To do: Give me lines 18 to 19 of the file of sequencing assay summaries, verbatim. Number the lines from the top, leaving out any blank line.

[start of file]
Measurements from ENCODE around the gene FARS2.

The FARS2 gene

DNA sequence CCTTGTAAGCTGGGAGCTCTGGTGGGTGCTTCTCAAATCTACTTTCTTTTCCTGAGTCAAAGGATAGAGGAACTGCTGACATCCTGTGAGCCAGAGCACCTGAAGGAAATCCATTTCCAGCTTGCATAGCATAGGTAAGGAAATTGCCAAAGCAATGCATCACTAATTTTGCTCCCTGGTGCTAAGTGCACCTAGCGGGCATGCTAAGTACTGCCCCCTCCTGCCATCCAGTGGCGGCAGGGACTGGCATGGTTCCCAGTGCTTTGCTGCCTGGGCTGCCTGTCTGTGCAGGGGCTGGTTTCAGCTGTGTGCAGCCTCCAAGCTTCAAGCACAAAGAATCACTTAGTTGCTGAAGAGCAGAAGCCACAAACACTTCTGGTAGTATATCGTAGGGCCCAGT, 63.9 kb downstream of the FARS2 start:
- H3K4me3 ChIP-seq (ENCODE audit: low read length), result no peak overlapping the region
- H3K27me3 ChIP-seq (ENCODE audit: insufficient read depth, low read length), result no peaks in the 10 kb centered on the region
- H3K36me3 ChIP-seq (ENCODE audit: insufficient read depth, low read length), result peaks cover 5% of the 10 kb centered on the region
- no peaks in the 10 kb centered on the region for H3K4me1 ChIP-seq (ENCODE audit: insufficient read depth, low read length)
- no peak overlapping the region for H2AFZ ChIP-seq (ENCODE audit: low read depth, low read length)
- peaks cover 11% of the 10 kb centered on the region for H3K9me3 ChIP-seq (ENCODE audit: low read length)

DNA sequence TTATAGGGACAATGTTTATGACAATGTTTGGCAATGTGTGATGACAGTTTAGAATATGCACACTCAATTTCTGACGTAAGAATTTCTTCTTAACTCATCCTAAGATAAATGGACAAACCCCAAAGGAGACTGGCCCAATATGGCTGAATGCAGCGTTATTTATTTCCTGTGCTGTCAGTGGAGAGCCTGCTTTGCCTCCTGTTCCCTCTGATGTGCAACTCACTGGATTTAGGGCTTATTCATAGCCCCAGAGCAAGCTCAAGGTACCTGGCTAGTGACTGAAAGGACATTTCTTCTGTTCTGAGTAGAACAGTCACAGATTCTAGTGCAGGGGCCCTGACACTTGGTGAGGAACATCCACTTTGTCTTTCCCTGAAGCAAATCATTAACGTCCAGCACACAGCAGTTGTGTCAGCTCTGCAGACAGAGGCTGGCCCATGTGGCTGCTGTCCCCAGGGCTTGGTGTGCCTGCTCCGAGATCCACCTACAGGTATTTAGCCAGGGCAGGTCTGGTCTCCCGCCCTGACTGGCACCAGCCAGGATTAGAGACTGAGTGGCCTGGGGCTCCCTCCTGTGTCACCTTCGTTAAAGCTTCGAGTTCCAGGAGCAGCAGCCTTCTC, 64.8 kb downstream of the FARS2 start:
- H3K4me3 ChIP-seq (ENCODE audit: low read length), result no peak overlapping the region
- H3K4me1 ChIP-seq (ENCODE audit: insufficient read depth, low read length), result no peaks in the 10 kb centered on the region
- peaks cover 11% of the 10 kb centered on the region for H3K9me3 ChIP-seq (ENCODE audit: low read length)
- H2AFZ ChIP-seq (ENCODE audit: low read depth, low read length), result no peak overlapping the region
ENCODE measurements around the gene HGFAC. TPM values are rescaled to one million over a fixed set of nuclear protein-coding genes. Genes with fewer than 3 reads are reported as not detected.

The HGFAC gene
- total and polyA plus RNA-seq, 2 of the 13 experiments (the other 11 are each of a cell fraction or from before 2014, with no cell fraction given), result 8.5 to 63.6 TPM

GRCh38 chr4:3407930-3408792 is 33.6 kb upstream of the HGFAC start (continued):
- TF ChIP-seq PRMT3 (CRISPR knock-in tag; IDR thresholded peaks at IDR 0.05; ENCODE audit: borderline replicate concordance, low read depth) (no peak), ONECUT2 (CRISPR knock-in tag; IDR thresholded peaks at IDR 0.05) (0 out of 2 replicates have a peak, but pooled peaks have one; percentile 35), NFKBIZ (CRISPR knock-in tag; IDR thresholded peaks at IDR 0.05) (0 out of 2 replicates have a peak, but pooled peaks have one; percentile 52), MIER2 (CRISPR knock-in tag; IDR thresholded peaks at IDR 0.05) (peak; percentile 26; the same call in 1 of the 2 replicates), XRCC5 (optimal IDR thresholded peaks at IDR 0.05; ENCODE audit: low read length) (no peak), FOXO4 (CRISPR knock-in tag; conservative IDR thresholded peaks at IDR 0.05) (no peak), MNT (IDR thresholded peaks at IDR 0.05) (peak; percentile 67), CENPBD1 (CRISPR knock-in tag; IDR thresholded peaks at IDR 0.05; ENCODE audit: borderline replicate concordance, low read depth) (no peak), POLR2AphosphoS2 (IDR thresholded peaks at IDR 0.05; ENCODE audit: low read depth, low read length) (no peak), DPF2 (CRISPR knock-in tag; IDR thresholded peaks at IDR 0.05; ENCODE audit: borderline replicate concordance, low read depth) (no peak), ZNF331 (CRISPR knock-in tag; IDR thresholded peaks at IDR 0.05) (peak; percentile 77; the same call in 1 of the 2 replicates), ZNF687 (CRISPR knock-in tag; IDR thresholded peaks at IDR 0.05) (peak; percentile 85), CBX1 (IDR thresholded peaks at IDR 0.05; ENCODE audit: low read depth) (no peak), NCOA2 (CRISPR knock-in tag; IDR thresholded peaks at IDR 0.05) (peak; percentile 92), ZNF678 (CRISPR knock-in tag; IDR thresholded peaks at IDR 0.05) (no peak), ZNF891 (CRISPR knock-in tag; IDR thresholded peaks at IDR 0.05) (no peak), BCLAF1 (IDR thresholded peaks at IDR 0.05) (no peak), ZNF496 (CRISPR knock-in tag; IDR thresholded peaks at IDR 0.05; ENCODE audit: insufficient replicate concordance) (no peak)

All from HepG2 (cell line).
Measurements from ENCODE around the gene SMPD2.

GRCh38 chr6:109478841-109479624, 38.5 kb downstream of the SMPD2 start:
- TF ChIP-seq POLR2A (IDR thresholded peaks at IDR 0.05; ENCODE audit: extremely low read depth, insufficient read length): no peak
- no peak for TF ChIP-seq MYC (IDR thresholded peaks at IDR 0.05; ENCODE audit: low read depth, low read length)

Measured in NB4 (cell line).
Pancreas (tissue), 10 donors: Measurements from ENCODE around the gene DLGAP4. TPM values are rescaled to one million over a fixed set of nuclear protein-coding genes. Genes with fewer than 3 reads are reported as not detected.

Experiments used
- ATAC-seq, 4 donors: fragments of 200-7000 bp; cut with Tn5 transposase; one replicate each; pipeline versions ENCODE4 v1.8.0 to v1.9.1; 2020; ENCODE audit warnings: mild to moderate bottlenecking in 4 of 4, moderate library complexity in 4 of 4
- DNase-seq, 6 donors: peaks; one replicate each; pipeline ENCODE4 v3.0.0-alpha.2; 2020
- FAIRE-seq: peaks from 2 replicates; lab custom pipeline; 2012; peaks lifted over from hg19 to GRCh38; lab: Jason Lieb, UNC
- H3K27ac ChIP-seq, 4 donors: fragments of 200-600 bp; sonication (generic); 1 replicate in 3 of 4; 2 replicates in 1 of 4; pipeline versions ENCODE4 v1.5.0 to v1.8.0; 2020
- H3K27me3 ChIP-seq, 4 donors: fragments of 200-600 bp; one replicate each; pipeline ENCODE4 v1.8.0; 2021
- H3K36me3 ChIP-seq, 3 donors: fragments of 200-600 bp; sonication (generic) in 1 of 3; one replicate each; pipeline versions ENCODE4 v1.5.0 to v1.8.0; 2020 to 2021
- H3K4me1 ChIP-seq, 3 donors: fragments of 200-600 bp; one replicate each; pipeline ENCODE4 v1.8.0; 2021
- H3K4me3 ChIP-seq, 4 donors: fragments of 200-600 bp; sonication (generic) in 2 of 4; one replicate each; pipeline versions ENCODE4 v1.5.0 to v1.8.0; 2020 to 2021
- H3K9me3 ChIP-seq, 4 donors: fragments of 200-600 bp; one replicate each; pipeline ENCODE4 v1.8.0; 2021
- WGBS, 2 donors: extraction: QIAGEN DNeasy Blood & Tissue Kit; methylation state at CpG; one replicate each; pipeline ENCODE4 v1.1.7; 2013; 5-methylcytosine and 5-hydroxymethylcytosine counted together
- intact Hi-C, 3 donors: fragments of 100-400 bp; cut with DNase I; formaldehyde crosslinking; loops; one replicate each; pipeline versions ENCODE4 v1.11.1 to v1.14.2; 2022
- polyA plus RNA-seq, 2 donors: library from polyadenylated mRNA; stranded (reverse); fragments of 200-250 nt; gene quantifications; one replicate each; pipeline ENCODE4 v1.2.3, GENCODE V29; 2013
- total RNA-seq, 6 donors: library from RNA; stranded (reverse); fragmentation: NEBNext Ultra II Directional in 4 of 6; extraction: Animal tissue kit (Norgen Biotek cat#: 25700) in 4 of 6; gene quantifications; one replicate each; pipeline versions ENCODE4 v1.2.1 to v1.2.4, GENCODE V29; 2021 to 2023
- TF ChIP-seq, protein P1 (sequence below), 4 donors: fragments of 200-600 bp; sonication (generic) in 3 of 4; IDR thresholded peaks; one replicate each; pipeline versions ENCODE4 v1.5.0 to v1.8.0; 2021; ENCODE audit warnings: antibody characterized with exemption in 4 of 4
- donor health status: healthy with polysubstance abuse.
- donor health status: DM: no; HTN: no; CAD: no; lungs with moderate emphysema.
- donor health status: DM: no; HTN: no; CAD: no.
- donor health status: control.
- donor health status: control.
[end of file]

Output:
GRCh38 chr4:3407930-3408792 is 33.6 kb upstream of the HGFAC start (continued):
- TF ChIP-seq PRMT3 (CRISPR knock-in tag; IDR thresholded peaks at IDR 0.05; ENCODE audit: borderline replicate concordance, low read depth) (no peak), ONECUT2 (CRISPR knock-in tag; IDR thresholded peaks at IDR 0.05) (0 out of 2 replicates have a peak, but pooled peaks have one; percentile 35), NFKBIZ (CRISPR knock-in tag; IDR thresholded peaks at IDR 0.05) (0 out of 2 replicates have a peak, but pooled peaks have one; percentile 52), MIER2 (CRISPR knock-in tag; IDR thresholded peaks at IDR 0.05) (peak; percentile 26; the same call in 1 of the 2 replicates), XRCC5 (optimal IDR thresholded peaks at IDR 0.05; ENCODE audit: low read length) (no peak), FOXO4 (CRISPR knock-in tag; conservative IDR thresholded peaks at IDR 0.05) (no peak), MNT (IDR thresholded peaks at IDR 0.05) (peak; percentile 67), CENPBD1 (CRISPR knock-in tag; IDR thresholded peaks at IDR 0.05; ENCODE audit: borderline replicate concordance, low read depth) (no peak), POLR2AphosphoS2 (IDR thresholded peaks at IDR 0.05; ENCODE audit: low read depth, low read length) (no peak), DPF2 (CRISPR knock-in tag; IDR thresholded peaks at IDR 0.05; ENCODE audit: borderline replicate concordance, low read depth) (no peak), ZNF331 (CRISPR knock-in tag; IDR thresholded peaks at IDR 0.05) (peak; percentile 77; the same call in 1 of the 2 replicates), ZNF687 (CRISPR knock-in tag; IDR thresholded peaks at IDR 0.05) (peak; percentile 85), CBX1 (IDR thresholded peaks at IDR 0.05; ENCODE audit: low read depth) (no peak), NCOA2 (CRISPR knock-in tag; IDR thresholded peaks at IDR 0.05) (peak; percentile 92), ZNF678 (CRISPR knock-in tag; IDR thresholded peaks at IDR 0.05) (no peak), ZNF891 (CRISPR knock-in tag; IDR thresholded peaks at IDR 0.05) (no peak), BCLAF1 (IDR thresholded peaks at IDR 0.05) (no peak), ZNF496 (CRISPR knock-in tag; IDR thresholded peaks at IDR 0.05; ENCODE audit: insufficient replicate concordance) (no peak)